Telerehabilitation is safe and may offer functional benefits comparable to those of outpatient rehabilitation for patients with multiple sclerosis (MS) and impaired mobility. Telerehabilitation also saves time and travel cost, compared with outpatient rehabilitation.

“This model of home-based telerehabilitation offers a safe and cost-effective method for improving function and quality of life for MS patients with mobility deficits,” says Heather Barksdale, DPT, a neurological clinical specialist at UF Health Jacksonville (Florida).

The study was presented recently at the virtual meeting of the Consortium of Multiple Sclerosis Centers (CMSC).

The Centers for Medicare & Medicaid Services do not reimburse for telerehabilitation services. Patients with MS have difficulty accessing rehabilitation specialists because of impaired mobility and lack of access to transportation.

“We are based in Jacksonville, Fla, and often have patients who have to travel from Tallahassee, Panama City, Daytona Beach, and Brunswick, Ga, to receive specialty services,” Barksdale says, in a media release from Medscape. “Telerehabilitation would allow these patients to get access to high-quality rehab services with clinicians that specialize in MS.”

Barksdale and colleagues conducted a pilot study to evaluate the feasibility of a physical therapy–guided telerehabilitation program for people with mobility impairments resulting from confirmed MS. The investigators enrolled patients at the MS Center of Excellence at University of Florida Health Jacksonville into a telerehabilitation group.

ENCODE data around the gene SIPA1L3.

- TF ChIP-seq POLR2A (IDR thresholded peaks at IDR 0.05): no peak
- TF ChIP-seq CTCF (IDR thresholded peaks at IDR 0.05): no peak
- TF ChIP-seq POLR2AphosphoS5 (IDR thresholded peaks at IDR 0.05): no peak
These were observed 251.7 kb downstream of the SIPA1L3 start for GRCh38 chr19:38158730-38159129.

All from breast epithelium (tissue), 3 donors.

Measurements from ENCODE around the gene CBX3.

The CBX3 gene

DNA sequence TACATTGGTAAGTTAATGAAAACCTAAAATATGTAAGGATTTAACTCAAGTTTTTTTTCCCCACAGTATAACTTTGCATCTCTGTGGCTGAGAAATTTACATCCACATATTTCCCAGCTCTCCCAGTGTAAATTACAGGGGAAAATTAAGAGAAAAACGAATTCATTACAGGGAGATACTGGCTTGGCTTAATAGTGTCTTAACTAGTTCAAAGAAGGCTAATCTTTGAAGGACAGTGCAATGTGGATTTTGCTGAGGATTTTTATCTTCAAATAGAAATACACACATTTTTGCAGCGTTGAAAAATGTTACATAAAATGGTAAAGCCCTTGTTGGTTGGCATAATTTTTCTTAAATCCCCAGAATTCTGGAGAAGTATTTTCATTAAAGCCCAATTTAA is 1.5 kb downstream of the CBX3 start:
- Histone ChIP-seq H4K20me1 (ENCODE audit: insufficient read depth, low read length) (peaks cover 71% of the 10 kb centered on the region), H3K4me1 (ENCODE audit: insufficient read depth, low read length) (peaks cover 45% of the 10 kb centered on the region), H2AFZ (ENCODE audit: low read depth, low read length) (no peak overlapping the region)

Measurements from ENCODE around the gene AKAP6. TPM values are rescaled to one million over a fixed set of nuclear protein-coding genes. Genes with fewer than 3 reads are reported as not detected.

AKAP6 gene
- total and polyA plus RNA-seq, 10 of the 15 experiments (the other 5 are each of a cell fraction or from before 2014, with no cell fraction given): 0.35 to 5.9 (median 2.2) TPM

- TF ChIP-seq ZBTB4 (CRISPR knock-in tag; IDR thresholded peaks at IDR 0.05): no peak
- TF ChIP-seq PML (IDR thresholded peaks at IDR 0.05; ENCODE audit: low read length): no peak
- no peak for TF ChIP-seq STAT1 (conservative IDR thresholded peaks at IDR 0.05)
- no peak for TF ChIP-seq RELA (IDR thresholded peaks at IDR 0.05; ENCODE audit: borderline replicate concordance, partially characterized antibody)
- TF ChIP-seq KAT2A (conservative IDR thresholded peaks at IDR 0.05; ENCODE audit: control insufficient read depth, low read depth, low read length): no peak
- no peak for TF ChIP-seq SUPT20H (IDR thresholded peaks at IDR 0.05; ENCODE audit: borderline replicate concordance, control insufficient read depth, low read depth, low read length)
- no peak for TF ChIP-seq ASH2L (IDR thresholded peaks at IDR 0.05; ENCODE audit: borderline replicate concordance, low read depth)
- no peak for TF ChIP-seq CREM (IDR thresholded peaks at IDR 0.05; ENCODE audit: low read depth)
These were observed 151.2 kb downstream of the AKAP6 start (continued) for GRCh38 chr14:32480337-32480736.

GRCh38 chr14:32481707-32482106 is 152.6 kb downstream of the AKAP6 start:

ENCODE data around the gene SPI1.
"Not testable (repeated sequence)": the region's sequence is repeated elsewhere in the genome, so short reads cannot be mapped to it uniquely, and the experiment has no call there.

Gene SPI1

A board-certified neurologist and a physical therapist specializing in MS examined participants in person at baseline. The latter underwent an 8-week program of physical therapy–guided telerehabilitation that used the Jintronix software platform and a kinetic tracking system.

By reviewing charts during January 2018–September 2019, Barksdale and colleagues selected patients with MS who were seen on an outpatient basis by the same physical therapists who were administering telerehabilitation. This outpatient comparison group was matched to the telerehabilitation group on duration of treatment and outcome measures completed. Barksdale and colleagues then reviewed the data for the effects of the two interventions on mobility and travel.

Eight patients completed the telerehabilitation program, and all had improvements in fatigue, quality of life, or mobility measures. The investigators did not observe any adverse events during or after the intervention. The total savings in projected travel costs for all eight participants was $8,487.23, compared with the outpatient group. Participants in the telerehabilitation and outpatient groups achieved minimal detectable changes in the outcome measures examined at equivalent rates.

“The game-based model with virtual visits by a physical therapist can be modified to include exercises specific for other motor, coordination, spasticity, and movement dysfunctions and may be useful for other chronic and progressive dysfunction seen in Parkinson’s disease, stroke, and other movement and neuromuscular disorders,” Barksdale says, the release continues.

“Future studies are needed to further establish guidelines for patient selection and mode of delivery, as well as design of future telerehabilitation programs,” she adds. “Duration of treatment and types of exercises to be included should also be examined. Further research into use of telerehabilitation for the treatment of upper-extremity, cognitive, speech, and swallowing dysfunction should also be examined.”

[Source: Medscape]